As the exhibition unfolds, we are lead to Piadena to meet the pedagogue Mario Lodi and the folk musicians Duo di Piadena; to Orgosolo (Sardinia), and then to Sicily where she could fluidly narrate the local society under the pretext of water. Within the umbrella of the project titled Acque di Sicilia (1977), waters of Sicily—a research on the water resources of the island, commissioned by Dalmine and with texts by Leonardo Sciascia—the sub-series on women, men, landscapes and funerary notices give us a much more complex anthropological account than the assignment was initially meant to convey. The most water-related aspect of this work is surely the fluidity of Lisetta’s language, and the inherent feminism of her approach. A feminism not necessarily outspoken nor declared, which is even more perceivable on her most known work I Travestiti (1972): a series on the transvestites’ community of Genova, which also became a book, with a much more controversial history when compared to Acque di Sicilia. Again, it is not just an exotic fascination that lead Lisetta to approach and photograph her subjects but rather an affiliation. Lisetta Carmi never felt comfortable with the female role society had destined to her, and never really pretended to play it. Beyond sexuality and gender, the independent strength of her personality is visible in the confidence invested in her life style. The impression is that everything is a voyage, whether she travels from one life to another, or to another land, or she is approaching a world yet unknown—a religion or a community, with curiosity and openness, she is never being sensationalist. She was looking for beauty and found it. I had to think of Virginia Woolf’s Room of One’s Own, “…I am talking of the common life which is the real life and not of the little separate lives which we live as individuals—and have five hundred a year each of us and rooms of our own; if we have the habit of freedom and the courage to write exactly what we think; if we escape a little from the common sitting-room and see human beings not always in their relation to each other but in relation to reality; and the sky, too, and the trees or whatever it may be in themselves.”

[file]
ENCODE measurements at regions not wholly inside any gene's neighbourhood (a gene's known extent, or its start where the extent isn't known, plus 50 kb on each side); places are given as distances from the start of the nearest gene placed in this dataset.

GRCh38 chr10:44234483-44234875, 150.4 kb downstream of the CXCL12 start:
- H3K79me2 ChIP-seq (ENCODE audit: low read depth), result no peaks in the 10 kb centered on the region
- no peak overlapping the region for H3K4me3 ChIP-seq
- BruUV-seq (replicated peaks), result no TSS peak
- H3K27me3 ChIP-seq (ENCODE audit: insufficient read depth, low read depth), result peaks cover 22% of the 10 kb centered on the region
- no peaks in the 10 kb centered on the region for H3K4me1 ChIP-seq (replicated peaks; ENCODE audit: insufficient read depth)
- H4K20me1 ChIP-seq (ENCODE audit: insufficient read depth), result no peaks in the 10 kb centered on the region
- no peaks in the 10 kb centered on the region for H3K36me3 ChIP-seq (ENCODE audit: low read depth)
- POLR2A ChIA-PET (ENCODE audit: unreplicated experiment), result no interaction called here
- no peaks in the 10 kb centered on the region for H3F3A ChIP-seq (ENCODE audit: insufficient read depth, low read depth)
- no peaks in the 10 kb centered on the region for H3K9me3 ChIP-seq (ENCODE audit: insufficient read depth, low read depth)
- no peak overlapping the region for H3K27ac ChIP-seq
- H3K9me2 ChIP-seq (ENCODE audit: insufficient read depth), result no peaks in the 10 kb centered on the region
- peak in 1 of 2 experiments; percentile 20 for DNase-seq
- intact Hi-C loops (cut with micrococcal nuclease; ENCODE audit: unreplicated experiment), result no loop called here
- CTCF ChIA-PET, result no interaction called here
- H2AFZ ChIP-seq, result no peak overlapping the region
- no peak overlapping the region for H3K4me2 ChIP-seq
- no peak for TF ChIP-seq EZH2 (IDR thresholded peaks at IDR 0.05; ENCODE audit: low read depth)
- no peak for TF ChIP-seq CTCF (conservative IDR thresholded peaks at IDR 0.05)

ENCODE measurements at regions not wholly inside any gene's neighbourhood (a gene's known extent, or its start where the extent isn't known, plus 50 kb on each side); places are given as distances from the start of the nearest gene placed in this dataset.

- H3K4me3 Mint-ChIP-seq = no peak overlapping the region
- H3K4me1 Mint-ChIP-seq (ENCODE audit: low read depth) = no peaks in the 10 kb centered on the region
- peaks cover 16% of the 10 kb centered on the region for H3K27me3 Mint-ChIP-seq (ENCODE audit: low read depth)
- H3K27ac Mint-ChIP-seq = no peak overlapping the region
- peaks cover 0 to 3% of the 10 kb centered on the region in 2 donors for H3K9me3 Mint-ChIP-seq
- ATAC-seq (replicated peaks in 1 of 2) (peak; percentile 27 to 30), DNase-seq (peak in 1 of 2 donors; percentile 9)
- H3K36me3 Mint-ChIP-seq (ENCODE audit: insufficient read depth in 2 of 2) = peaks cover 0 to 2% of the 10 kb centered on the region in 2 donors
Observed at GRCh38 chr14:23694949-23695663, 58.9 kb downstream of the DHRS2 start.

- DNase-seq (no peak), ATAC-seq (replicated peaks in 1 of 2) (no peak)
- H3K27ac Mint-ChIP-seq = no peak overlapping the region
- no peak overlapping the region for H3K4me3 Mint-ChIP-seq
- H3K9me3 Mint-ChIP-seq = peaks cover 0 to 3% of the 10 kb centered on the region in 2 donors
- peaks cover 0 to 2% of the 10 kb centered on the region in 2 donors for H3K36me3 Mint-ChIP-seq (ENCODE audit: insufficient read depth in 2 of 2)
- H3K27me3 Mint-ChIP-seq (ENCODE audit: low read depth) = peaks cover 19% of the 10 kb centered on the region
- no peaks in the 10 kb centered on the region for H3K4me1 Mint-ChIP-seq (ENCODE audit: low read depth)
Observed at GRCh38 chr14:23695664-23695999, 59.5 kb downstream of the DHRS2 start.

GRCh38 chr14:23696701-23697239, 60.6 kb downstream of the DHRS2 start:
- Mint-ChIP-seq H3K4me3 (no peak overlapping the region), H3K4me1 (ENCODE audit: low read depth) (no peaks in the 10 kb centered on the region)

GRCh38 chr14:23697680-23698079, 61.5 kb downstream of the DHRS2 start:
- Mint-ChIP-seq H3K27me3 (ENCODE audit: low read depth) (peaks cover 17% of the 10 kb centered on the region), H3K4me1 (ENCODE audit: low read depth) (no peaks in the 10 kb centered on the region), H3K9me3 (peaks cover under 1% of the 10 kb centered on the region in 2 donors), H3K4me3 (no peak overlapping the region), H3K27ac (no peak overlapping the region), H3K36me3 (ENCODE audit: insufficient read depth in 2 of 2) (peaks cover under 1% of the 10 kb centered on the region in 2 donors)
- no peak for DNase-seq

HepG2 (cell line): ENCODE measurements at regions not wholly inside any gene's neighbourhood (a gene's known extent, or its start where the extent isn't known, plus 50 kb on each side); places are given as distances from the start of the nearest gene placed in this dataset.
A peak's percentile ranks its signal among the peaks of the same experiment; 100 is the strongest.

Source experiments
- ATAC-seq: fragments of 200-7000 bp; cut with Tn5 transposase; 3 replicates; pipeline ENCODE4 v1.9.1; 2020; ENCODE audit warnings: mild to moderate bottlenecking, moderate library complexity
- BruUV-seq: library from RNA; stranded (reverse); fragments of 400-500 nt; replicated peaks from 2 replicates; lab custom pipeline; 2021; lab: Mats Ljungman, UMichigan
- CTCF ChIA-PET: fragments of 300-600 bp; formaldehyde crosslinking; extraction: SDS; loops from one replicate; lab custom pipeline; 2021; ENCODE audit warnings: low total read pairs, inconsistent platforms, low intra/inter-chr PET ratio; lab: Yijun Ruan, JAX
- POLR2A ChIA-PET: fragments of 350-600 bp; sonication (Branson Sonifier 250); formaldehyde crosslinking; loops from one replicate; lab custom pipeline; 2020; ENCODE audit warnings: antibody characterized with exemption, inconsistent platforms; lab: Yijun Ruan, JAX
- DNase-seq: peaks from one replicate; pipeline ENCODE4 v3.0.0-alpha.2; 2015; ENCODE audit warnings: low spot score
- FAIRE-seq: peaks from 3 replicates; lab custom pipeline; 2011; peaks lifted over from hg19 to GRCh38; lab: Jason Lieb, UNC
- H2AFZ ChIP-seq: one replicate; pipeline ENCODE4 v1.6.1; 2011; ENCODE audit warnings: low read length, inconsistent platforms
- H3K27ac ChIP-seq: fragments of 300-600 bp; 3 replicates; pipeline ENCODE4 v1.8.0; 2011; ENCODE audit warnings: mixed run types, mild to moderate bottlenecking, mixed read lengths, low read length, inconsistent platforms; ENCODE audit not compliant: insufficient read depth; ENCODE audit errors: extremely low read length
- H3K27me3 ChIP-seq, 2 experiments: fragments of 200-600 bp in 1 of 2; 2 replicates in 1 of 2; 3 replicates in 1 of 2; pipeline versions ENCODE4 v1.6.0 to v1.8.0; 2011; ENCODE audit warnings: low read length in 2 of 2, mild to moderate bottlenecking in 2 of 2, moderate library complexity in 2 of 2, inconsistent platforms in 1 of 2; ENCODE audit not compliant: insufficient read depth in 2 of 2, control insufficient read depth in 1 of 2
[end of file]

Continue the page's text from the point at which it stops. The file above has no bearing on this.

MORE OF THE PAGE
Although the book I Travestiti was received as controversial when published and already had encountered many difficulties before even going to print, these specific portraits are more perceivably about friendship, rather than a mere anthropological study. Today a collector item, the book includes a series of interviews conducted by Lisetta and her psychoanalyst friend Elvio Fachinelli. In her video interview, she recounts the story, that once she left Fachinelli to do the interviews alone and he got teased so much by the ladies, he had to beg her to come back. In the book, he wrote that the photos were born within an in-depth relationship of complicity, and they were tearing the label and brought diversities on the surface. Looking at the photos, I feel it’s more about inclusion than difference. I feel she felt home.